An open access publication of the American Academy of Arts & Sciences
Winter 2023

All (Cautiously) Hail—and Scale—Community!

Prerna Singh
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In her essay, Jenna Bednar makes a powerful case and sets out a persuasive framework for refocusing public policy away from the market toward “human flourishing.” In this response, I build on one of the pillars of her framework—community—to showcase its potential to promote human flourishing at scale. I show how communities can promote human flourishing not just locally, but also at the national level. And yet, a focus on the progressive power of nationalism at once also cautions against the dangers inherent in the concept of community itself: that is, that all communities are necessarily bounded and unequal. In laying bare the exclusion and violence that communities can inflict on those beyond their boundaries, and/or down the ladder of “prototypicality,” nationalism is a dark, stark reminder for all communities, including at the local level, to be consistently vigilant to both their boundaries and gradations of belonging. The task that Bednar emphasizes of building mutuality and trust within communities must proceed apace with a commitment to both expanding and building healthy relations with those beyond their boundaries, and ensuring the web of solidarity encompasses all equally within the community.

Prerna Singh is the Mahatma Gandhi Associate Professor of Political Science and International Studies at Brown University. She is the author of How Solidarity Works for Welfare: Subnationalism and Social Development in India (2016) and editor of The Handbook of Indian Politics (with Atul Kohli, 2013).

In her elegant essay, Jenna Bednar makes a powerful case for reorienting the focus of public policy away from the market toward “human flourishing.”1 Yet her roadmap for this shift away from capitalist democracy is strengthened by a reflection on our travels within its (far too thin) moral avenues. Within the interstices of neoliberalism’s prioritization of economic development, almost all states have, albeit to starkly different degrees, instituted some combination of policies to promote human development, whether it be social insurance, health, housing, education, or provision of other types of public goods. What are the conditions under which such policies have been more successful, or less? An exploration of this question reinforces Bednar’s emphasis on community. But it also pushes past the guardrails of scale that she erects around it. Drawing on my own and other work, I show how this pillar of Bednar’s framework can support human flourishing not just locally, as she suggests, but also at the national level.

We swim in the dark, taken-for-granted waters of neoliberalism. Its (deeply flawed) underlying assumption of homo economicus not only elevates economic over social development as our collective goal, but also structures how we understand the workings of the limited “moral” policies that have been sustained within the belly of neoliberalism. The shadow of the rational-actor model looms over explanations for both the distinct but related dynamics—the institution of social policy and popular engagement with such policies—that together generate social development. Social policy, for example, is seen to follow “naturally” from linked, linear processes of modernization and rationalization, or to be enacted by interest-maximizing political leaders when it advances their pursuit of political power.2 Popular compliance is similarly seen to be most effectively induced through extrinsic incentives, carrots or sticks, that modify individual cost-benefit calculations. The dominance of such theorizing has obscured how a range of moral motivations drive both the top-down and bottom-up routes to social development.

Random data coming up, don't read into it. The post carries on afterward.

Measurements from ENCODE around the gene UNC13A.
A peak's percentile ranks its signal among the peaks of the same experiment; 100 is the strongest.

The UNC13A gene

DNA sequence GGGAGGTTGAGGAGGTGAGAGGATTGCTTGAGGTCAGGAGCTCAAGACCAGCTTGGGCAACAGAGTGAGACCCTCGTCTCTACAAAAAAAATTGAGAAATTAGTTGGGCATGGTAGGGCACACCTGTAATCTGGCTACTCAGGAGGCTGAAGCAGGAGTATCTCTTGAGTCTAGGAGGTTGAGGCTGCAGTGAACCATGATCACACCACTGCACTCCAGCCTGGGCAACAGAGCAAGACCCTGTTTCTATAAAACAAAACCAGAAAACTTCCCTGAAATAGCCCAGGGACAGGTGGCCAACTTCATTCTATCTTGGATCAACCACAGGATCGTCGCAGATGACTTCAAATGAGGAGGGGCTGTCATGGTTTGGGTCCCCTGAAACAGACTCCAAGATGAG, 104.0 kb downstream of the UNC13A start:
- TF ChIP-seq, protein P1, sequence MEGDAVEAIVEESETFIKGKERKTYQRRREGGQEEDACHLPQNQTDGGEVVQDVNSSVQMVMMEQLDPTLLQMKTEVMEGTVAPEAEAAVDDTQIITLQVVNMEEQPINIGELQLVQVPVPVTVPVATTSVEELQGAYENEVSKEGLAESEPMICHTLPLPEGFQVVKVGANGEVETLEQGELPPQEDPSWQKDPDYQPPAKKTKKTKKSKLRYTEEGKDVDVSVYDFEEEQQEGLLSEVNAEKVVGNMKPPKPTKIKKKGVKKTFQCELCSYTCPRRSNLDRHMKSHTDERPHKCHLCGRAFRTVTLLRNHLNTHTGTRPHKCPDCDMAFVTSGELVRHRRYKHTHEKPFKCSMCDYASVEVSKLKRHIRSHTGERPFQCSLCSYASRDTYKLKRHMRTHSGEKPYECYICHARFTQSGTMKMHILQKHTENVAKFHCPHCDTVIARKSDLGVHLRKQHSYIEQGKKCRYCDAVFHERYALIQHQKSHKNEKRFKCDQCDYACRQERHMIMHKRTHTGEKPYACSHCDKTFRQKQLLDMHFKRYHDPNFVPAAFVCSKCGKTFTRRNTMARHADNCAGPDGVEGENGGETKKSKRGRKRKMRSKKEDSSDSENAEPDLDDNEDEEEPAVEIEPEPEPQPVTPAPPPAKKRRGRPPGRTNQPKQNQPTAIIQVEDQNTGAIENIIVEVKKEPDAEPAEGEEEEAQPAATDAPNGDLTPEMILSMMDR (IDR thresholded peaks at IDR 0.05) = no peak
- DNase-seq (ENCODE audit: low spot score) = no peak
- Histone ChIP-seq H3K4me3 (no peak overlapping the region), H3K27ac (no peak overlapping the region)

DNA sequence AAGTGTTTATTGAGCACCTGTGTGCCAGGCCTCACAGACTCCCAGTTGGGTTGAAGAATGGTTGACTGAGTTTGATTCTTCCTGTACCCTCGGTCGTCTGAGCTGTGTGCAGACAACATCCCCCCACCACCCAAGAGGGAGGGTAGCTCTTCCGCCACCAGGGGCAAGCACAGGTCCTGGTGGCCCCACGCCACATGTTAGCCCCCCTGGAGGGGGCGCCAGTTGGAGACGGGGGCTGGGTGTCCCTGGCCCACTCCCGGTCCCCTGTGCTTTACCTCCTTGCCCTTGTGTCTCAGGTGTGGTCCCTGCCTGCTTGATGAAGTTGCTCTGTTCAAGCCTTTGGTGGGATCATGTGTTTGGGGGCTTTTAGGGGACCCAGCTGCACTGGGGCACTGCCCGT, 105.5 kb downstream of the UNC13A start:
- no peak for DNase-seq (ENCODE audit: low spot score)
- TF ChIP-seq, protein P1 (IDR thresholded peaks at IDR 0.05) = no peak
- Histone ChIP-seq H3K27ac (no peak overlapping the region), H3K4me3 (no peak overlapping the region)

Bednar points to an especially fertile source of such motivations: a sense of community rooted in place. For Bednar, solidarity around a place is powerful but, or perhaps precisely because, it is limited in its scale. The potential of community to sustain human flourishing is necessarily local, and should be accepted as such. Yet such circumspection undermines the historic power of the most salient of political communities of our post-Westphalian times: the nation. Nationalism’s reputation has been tarnished by its historic association with projects of discrimination and destruction. Yet as a territorial solidarity that generates a spirit of “fraternity,” a feeling of “attachment” and “love,” it also has significant constructive potential.3

Nations answer a basic biological need for group living. They also fulfill a psychological need for community as a source of belonging and validation. In Bednar’s framework, community is the wellspring for dignity. Nationalism transforms political-administrative territories into homelands. This homey feeling—the sense that this is my country, my people—weaves a robust web of mutual obligations.4 National solidarities forge, in John Ahlquist and Margaret Levi’s evocative terms, “an expanded community of fate.”5 They prompt a shift from a literally self-centered focus on identity to a community-centered focus: from me to a broader we. This we-ness motivates elites and ordinary citizens alike to work for collective welfare.6